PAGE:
Entropion (en-TROH-pee-on) is a condition in which your eyelid turns inward so that your eyelashes and skin rub against the eye surface. This causes irritation and discomfort.
When you have entropion, your eyelid may be turned in all the time or only when you blink hard or squeeze your eyelids shut. Entropion is more common in older adults, and it generally affects only the lower eyelid.
Artificial tears and lubricating ointments can help relieve symptoms of entropion. But usually surgery is needed to fully correct the condition. Left untreated, entropion can cause damage to the transparent covering in the front part of your eye (cornea), eye infections and vision loss.
Entropion is a condition in which your eyelid, usually the lower one, is turned inward so that your eyelashes rub against your eyeball, causing discomfort.
The signs and symptoms of entropion result from the friction of your eyelashes and outer eyelid against the surface of your eye. You may experience:
Seek immediate care if you have received a diagnosis of entropion and you experience:
These are signs and symptoms of cornea injury, which can harm your vision.
Make an appointment to see your doctor if you feel like you constantly have something in your eye or you notice that some of your eyelashes seem to be turning in toward your eye. If you leave entropion untreated for too long, it can cause permanent damage to your eye. Start using artificial tears and eye-lubricating ointments to protect your eye before your appointment.
Entropion can be caused by:
Factors that increase your risk of developing entropion include:
Corneal irritation and injury are the most serious complications related to entropion because they can lead to permanent vision loss.
Generally, entropion isn't preventable. You may be able to prevent the type caused by trachoma infection. If your eyes become red and irritated after you visit an area where trachoma infection is common, seek evaluation and treatment immediately.
Entropion can usually be diagnosed with a routine eye exam and physical. Your doctor may pull on your eyelids during the exam or ask you to blink or close your eyes forcefully. This helps him or her assess your eyelid's position on the eye, its muscle tone and its tightness.
If your entropion is caused by scar tissue, previous surgery or other conditions, your doctor will examine the surrounding tissue as well.
The treatment approach depends on what's causing your entropion. Nonsurgical treatments are available to relieve symptoms and protect your eye from damage.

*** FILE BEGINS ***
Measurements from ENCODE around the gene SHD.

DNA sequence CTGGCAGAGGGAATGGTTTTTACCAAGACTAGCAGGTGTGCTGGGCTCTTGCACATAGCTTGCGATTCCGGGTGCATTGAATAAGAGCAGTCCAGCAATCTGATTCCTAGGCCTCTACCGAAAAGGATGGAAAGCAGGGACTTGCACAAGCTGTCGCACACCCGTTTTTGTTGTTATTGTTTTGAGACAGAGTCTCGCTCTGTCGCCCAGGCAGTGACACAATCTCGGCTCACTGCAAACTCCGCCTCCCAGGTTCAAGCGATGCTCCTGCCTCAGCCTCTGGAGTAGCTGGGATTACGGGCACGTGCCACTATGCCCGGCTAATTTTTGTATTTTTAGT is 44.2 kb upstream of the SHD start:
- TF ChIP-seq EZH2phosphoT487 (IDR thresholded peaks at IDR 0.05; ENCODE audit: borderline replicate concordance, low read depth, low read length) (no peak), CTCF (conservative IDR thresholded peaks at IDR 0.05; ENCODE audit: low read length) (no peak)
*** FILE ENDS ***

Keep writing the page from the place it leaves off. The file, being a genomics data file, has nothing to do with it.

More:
When active inflammation or infection causes entropion (spastic entropion), your eyelid may return to its normal alignment as you treat the inflamed or infected eye. But if tissue scarring has occurred, entropion may persist even after the other condition has been treated.
Surgery is generally required to fully correct entropion, but short-term fixes can be useful if you can't tolerate surgery or you have to delay it.
Stitches that turn the eyelid outward. This procedure can be done in your doctor's office with local anesthesia. After numbing the eyelid, your doctor places several stitches in specific locations along the affected eyelid.
The stitches turn the eyelid outward, and resulting scar tissue keeps it in position even after the stitches are removed. After several months, your eyelid may turn itself back inward. So this technique isn't a long-term solution.
The type of surgery you have depends on the condition of the tissue surrounding your eyelid and on the cause of your entropion.
If your entropion is age related, your surgeon will likely remove a small part of your lower eyelid. This helps tighten the affected tendons and muscles. You'll have a few stitches on the outside corner of your eye or just below your lower eyelid.
If you have scar tissue on the inside of your lid or have had trauma or previous surgeries, your surgeon may perform a mucous membrane graft using tissue from the roof of your mouth or nasal passages.
Before surgery you'll receive a local anesthetic to numb your eyelid and the area around it. You may be lightly sedated to make you more comfortable, depending on the type of procedure you're having and whether it's done in an outpatient surgical clinic.
After surgery you might need to:
After surgery you will likely experience:
Your eyelid might feel tight after surgery. But as you heal, it will become more comfortable. Stitches are usually removed about a week after surgery. You can expect the swelling and bruising to fade in about two weeks.
To relieve the symptoms of entropion until you have surgery, you can try:
If you have signs and symptoms of entropion, you're likely to start by seeing your primary care doctor. He or she may refer you to a doctor who specializes in treating eye disorders (ophthalmologist).
Here's some information to help you get ready for your appointment.
Before your appointment, make a list of:
For entropion, some basic questions to ask your doctor include:
Your doctor is likely to ask you a number of questions, such as: